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Fighting something fishy

In hopes of managing carp, watershed district gathers data

 

Editor’s note: This is the first in a five-part series on carp management efforts in the area.

 

 

Although the project’s scope does not reach Orwellian levels, this summer and fall, one thing is clear: If you’re a carp in Fountain Lake, the Watershed District is watching you.

The Shell Rock River Watershed District is positioning itself to take on further management of Fountain Lake’s common carp population through a tagging and tracking project partially and most recently carried out on June 6.

To do so, the Watershed District has enlisted the help of WSB & Associates, a consulting and design firm out of St. Paul that provides environmental services among its handful of stated specialties.

This year’s tagging and tracking efforts follow similar activities in 2016, both in an effort to gain more information on how the fish move and whether current maintenance strategies are working properly.

“We collect data to understand the scale and the extent of the problem,” WSB senior ecologist Tony Havranek said.

Tony Havranek, a senior ecologist with WSB, measures a carp before PIT tagging it. – Colleen Harrison/Albert Lea Tribune

The tagging process

The Minnesota DNR lists the common carp as a regulated invasive species. According to Watershed District conservation technician Scott Christenson, too many common carp can disrupt a lake’s ecosystem. So, with a trio on a boat, Shell Rock River Watershed District and WSB are out to disrupt the disruption. To do so, they went fishing.

Electrofishing.

On a boat reminiscent of a mechanized angler fish, two booms hold “droppers” — long, thin fingers of current-conducting material on a relaxed hand. A generator on the boat provides an electric current, which travels out to the booms and down the droppers, Havranek said. The process creates an electrical field between the droppers and the hull of the boat that is approximately 8 feet wide, 10 feet long and 3 feet deep.

Two booms hold “droppers” — long, thin fingers of current-conducting material on a relaxed hand — used to send an electric current through the water in order to catch fish. – Colleen Harrison/Albert Lea Tribune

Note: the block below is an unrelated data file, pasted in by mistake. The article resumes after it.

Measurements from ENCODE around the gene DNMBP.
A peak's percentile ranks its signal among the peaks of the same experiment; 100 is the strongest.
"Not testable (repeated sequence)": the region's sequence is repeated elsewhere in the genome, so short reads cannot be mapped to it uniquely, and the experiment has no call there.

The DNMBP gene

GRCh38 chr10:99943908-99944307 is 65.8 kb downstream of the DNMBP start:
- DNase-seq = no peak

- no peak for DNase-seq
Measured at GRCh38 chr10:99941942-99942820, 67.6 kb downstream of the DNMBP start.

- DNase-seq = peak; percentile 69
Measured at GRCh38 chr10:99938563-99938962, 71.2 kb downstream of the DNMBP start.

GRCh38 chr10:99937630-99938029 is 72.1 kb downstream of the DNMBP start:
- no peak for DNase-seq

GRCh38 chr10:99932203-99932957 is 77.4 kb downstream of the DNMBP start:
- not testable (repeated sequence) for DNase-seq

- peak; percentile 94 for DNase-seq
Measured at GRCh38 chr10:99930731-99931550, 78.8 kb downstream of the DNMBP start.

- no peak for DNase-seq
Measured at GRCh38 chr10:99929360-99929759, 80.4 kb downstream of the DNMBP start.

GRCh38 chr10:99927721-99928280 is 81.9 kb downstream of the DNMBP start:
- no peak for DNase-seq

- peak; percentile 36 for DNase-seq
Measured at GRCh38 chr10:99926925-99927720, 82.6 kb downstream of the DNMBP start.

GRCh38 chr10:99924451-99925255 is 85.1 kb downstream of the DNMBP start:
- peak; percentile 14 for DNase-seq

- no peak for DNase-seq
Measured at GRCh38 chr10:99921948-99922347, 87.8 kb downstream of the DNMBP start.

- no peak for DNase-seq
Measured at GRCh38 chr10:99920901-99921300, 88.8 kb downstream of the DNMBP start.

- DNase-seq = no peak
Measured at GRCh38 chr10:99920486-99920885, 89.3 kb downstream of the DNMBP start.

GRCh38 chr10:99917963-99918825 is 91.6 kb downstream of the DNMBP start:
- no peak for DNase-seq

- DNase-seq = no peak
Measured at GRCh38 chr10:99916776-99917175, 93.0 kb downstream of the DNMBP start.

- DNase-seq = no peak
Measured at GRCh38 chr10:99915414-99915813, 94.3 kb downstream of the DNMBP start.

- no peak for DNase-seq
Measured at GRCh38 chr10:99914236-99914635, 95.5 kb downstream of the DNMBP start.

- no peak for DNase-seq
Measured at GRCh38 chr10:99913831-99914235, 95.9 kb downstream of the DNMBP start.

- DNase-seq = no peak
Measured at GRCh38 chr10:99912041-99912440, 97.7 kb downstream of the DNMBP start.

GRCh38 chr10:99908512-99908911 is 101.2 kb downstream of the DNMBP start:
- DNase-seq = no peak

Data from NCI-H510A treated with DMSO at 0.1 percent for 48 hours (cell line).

“The fish are stunned, not killed or injured,” Havranek said. As they float to the surface like ice cubes in a glass, Havranek’s team — often a team of just two is sufficient, he said — can net them and bring them on board into waiting holding tanks for later measurements and tagging. He will start tagging the fish when he has about 20 to 30 onboard, Havranek said.

To tag common carp, Christensen said the Watershed District is using both radio telemetry tags and passive integrated transponder tags. The former, utilized in far fewer quantities, allows Christensen to track each fish using its own unique frequency. In the winter, he can be out on the ice with a signal reader to uncover where carp may be aggregating, hunting for fish like someone with a metal detector hunts for treasure. The radio tag is about the size of a baby carrot. Because of its size, Christenson said they try to put radio tags into larger fish because they have a better chance of surviving the required surgery.

PIT tags, though — close to 2 inches long and thinner than a pencil, Havranek said — operate more like an airport metal detector. For every second a tagged fish is within the 20-inch detection range of a tag station located on Fountain Lake’s connecting channels, Havranek said the tag sends its number to a data logger, wrapped up with the bow of a time and date stamp to tell the Watershed District someone is loitering.

Both types of tags were installed on June 6.